The COVID-19 pandemic led to some swift changes in management style for Nestle. And that included smart glasses and augmented reality to connect with more than 290,000 staff worldwide, as Nestle CEO Mark Schneider explains.
“What we showcased was how in times of COVID in a remote fashion through, you know, some of the augmented reality products, we were really able to provide advice and technical help on the shop floor in foreign locations without traveling there. That same technology we’re also using it in other product development centres which may have responsibility for other Nestle locations around the world. And it helps us overall to keep up the level of technology guidance and support even in times when you can’t travel.”
Schneider says his role and that of other senior managers at the global food giant quickly became much more operational to ensure safety and business continuity.
“Some of that may be here to stay because if you can do something remotely with the same quality, there’s no need to travel. Some things of course, as soon as it will be safe to travel again, people will continue travel there and try to help on the ground floor. Do keep in mind that spending time together is also an important team building aspect and we can all sort of push that out for a while during the crisis but you wouldn’t want to go entirely without that in the long run.”
“My last trip took place just around the time when the travels restrictions came into place, February 25. I’ve done two cross border trips and both of those I deem to be very important, so, I gave myself permission to do that trip. But that shows you a little bit by and largewe are really trying to comply with the restrictions, because health comes first, and we were really only for absolutely business essential trips to utilize that exemption. And going forward, I think those restrictions are now in place through the end of the year. We will assess the situation at the end of the year, start looking into 2021 to see whether we have to extend it again.”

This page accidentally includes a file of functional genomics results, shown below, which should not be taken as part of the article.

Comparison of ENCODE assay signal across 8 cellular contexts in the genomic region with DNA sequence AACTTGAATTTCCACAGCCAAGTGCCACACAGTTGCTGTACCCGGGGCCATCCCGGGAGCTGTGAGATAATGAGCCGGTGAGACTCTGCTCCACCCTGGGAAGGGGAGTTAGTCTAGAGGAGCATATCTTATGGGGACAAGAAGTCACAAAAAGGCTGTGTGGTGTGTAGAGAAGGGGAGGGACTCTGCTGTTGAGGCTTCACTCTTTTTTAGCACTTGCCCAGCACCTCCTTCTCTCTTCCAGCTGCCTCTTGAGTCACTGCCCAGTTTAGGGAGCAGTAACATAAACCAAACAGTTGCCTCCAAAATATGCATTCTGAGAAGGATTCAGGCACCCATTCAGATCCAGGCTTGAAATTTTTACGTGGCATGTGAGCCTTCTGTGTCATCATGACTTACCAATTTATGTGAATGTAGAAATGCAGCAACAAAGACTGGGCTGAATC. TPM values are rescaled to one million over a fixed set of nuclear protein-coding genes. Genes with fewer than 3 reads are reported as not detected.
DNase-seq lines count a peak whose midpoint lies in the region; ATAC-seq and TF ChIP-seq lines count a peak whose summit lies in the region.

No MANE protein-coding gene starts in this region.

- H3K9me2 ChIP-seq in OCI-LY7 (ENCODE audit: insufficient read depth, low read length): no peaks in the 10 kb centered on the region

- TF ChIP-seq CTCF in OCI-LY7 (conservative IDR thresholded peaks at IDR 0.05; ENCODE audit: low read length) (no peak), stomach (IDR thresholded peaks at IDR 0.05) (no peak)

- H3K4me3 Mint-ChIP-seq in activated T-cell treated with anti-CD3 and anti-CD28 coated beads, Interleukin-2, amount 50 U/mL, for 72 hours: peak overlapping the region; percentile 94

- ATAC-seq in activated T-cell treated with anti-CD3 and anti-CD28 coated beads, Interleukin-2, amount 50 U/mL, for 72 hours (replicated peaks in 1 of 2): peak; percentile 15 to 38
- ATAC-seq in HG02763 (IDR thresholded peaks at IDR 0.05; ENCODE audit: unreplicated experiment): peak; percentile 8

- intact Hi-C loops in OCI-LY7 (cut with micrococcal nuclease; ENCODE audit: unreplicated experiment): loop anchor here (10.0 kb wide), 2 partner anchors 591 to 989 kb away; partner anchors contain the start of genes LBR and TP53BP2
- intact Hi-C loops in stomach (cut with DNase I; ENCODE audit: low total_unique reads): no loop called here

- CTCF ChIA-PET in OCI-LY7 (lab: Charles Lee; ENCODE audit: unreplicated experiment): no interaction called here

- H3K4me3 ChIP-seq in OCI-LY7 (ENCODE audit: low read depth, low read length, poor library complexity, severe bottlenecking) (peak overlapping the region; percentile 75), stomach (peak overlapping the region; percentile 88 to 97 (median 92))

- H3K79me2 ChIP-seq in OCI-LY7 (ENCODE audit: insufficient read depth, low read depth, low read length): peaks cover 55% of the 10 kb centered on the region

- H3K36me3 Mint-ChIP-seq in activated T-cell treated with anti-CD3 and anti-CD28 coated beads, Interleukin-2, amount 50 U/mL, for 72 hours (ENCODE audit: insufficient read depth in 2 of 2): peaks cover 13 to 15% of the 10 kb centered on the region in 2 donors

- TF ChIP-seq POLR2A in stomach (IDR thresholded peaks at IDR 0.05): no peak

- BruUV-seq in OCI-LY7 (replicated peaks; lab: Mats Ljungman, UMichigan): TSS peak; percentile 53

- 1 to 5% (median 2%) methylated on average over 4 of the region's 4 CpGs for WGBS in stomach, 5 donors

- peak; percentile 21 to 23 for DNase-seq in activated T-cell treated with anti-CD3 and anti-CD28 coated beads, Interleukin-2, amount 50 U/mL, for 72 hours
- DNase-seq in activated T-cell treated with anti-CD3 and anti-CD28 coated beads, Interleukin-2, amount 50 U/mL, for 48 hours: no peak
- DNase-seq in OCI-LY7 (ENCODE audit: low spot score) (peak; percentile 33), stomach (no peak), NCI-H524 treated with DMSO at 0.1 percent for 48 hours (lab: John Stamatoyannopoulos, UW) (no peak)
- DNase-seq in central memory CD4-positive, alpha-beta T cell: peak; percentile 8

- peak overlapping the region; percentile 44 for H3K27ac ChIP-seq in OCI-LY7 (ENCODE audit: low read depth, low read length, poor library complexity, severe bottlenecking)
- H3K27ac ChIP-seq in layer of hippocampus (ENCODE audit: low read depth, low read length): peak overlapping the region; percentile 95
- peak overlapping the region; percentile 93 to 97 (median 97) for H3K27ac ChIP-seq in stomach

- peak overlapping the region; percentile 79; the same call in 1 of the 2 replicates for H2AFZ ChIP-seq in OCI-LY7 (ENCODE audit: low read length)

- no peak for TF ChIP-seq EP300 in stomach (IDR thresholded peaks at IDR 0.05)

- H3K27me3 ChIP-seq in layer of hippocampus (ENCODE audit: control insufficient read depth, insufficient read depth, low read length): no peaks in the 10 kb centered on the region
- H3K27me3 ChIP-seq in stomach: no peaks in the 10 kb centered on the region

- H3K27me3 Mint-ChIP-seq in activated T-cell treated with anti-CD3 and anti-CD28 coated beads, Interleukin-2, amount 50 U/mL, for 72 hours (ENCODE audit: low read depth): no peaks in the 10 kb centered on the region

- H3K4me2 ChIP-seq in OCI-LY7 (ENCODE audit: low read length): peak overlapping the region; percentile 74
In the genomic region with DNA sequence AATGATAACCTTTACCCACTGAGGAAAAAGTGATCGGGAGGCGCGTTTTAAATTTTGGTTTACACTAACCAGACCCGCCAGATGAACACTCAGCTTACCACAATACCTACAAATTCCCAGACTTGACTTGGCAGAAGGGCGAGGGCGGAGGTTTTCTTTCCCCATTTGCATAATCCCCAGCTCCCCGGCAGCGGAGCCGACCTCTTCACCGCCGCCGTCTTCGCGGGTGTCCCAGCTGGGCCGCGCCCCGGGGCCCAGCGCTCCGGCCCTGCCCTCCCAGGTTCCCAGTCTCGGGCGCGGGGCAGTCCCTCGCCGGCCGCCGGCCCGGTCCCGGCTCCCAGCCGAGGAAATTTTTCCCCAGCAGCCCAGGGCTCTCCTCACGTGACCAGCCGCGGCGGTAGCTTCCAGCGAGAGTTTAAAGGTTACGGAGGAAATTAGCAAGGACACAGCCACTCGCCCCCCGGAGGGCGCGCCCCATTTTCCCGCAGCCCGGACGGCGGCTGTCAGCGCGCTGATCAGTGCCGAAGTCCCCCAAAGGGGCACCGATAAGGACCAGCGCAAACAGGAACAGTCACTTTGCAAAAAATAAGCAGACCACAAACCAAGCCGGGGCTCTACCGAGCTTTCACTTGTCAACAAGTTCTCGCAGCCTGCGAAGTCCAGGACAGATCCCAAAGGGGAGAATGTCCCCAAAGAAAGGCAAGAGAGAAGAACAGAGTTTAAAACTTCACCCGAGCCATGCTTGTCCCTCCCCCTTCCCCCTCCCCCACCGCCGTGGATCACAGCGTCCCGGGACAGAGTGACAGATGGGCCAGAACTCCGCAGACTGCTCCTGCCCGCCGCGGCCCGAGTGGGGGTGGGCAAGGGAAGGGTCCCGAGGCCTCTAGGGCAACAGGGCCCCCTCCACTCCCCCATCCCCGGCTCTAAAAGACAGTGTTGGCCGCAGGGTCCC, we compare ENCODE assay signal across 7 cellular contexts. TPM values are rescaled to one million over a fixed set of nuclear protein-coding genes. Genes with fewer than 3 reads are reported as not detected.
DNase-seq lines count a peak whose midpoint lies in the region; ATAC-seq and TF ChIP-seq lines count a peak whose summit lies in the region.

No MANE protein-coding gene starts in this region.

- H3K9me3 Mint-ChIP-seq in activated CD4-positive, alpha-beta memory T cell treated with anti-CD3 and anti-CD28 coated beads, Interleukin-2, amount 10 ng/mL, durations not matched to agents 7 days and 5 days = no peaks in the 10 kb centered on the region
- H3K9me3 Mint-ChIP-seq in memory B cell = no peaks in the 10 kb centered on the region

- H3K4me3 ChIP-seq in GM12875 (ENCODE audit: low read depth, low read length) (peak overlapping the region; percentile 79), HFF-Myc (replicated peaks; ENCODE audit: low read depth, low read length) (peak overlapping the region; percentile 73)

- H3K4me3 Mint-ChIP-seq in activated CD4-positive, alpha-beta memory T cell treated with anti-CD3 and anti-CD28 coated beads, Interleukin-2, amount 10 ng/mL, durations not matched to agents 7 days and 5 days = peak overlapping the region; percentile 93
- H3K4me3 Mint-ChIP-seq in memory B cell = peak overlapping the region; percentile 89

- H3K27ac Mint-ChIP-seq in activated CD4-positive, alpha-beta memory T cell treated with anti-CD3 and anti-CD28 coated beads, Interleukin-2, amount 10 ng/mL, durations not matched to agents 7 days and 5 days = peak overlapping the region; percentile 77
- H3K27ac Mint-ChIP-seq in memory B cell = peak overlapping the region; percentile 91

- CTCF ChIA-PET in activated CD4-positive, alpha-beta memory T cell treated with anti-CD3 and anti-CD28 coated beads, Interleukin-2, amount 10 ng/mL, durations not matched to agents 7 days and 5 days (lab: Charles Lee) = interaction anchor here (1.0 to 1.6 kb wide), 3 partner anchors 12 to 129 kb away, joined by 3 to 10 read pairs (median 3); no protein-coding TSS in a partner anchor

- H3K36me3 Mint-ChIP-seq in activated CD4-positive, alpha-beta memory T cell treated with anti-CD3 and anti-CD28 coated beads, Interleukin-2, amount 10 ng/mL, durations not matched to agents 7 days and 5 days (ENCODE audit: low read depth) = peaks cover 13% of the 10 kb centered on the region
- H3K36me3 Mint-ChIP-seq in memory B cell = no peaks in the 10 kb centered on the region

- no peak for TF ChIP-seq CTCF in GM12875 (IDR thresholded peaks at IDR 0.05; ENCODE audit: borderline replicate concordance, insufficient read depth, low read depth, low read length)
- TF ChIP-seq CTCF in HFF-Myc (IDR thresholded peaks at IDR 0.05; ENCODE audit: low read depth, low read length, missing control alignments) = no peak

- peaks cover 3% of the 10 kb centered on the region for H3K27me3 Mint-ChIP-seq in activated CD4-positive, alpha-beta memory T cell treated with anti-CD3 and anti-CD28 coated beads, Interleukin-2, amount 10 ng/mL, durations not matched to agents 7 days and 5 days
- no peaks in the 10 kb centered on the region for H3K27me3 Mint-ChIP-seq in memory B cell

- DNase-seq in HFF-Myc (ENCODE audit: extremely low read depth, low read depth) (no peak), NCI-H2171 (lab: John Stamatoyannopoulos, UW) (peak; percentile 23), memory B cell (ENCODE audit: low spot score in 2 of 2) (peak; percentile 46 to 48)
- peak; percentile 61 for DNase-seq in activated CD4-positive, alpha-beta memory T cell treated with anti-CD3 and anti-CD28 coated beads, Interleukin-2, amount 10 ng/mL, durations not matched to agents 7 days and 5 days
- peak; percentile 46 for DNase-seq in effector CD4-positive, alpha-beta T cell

Nestle did encounter some disruption in supply chains, which Schneider says made it necessary to stockpile more raw materials and finished goods. And he predicts that will change future operations.
“Over time, I do expect that everyone’s supply chains will become a bit more local, but that is, of course, a mid to longer term trend which probably started earlier this year, and which will take a little bit of time to take hold. But, yes, there were disruptions (in the supply chain), not all of them were foreseeable. Very early on we took the decision to increase inventory levels of everything, because we figured out that this crisis was going to be having some pretty unforeseeable twists and turns.”